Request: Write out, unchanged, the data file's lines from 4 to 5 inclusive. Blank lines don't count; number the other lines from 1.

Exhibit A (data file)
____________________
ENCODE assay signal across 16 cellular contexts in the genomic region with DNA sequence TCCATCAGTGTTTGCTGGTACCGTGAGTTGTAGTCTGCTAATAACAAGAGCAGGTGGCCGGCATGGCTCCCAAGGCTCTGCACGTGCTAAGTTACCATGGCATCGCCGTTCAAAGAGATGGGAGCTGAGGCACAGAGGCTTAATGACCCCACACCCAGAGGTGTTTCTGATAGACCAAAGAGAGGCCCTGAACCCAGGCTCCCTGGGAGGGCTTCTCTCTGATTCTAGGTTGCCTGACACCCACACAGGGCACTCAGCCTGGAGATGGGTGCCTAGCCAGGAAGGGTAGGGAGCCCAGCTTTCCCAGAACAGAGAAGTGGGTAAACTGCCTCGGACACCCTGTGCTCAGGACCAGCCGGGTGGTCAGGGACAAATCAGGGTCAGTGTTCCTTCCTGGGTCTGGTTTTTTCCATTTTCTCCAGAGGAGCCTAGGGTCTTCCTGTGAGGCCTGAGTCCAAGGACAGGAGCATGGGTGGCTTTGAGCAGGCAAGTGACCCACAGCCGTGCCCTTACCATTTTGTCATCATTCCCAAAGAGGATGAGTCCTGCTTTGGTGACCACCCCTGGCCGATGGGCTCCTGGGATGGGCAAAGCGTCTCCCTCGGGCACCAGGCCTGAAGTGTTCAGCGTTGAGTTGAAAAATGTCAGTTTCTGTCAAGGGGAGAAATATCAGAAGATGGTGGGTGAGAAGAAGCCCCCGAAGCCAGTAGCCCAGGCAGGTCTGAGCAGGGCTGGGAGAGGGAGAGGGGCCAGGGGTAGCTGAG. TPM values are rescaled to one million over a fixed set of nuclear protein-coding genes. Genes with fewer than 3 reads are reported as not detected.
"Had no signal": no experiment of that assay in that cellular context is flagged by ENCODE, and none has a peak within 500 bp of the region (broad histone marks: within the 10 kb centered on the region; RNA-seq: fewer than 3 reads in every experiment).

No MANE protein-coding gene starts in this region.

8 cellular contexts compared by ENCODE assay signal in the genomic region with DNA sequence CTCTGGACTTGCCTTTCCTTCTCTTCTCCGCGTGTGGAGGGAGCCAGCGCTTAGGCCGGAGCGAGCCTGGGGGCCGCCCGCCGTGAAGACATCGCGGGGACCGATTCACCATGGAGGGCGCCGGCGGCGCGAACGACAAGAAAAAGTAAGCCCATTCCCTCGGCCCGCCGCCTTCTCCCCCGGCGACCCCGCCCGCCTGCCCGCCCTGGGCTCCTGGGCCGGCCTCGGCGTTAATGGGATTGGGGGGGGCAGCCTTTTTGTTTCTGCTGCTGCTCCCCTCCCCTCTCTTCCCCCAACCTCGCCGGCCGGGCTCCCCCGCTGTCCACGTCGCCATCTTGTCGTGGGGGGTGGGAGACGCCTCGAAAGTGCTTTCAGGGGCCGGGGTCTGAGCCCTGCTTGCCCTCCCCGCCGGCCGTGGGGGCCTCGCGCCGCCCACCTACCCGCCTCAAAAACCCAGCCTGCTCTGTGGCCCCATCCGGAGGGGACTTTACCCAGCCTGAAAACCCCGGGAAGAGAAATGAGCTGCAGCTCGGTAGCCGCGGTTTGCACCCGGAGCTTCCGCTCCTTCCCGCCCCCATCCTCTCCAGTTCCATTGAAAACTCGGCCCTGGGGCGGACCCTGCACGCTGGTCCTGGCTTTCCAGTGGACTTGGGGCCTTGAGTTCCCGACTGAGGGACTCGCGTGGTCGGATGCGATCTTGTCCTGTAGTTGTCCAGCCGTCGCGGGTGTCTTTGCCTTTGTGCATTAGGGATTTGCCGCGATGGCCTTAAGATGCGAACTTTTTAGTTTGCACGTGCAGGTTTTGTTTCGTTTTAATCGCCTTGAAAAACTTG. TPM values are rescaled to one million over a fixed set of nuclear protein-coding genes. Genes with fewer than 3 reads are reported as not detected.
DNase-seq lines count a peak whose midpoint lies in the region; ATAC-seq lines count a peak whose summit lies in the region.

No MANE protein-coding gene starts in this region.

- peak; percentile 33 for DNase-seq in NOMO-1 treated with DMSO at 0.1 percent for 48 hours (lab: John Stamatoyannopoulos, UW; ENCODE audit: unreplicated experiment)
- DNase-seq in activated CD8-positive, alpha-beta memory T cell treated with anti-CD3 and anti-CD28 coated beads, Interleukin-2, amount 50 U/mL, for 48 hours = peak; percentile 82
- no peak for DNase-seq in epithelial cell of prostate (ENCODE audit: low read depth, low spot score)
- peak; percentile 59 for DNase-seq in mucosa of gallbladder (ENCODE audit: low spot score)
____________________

8 cellular contexts compared by ENCODE assay signal in the genomic region with DNA sequence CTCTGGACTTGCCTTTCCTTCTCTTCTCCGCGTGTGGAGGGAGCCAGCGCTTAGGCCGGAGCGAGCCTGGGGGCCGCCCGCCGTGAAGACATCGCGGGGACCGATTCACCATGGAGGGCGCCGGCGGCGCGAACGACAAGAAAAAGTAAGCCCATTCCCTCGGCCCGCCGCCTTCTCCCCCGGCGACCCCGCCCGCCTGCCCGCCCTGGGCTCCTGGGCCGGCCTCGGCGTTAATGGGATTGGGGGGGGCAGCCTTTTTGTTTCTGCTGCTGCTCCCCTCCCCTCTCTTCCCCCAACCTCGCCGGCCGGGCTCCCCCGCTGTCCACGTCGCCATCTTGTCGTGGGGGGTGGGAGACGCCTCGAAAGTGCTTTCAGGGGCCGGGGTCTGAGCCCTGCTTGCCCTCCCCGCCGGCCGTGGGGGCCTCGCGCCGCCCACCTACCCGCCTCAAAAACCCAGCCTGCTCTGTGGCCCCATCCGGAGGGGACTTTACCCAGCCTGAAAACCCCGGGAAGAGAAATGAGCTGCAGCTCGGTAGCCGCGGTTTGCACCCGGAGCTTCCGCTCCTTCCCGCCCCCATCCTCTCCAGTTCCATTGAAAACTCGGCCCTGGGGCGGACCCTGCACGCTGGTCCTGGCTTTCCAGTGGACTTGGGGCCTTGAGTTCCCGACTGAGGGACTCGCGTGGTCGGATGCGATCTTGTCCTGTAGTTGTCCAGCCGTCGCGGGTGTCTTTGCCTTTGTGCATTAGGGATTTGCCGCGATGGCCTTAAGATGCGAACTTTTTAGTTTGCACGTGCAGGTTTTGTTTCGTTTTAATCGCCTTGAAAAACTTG. TPM values are rescaled to one million over a fixed set of nuclear protein-coding genes. Genes with fewer than 3 reads are reported as not detected.
DNase-seq lines count a peak whose midpoint lies in the region; ATAC-seq lines count a peak whose summit lies in the region.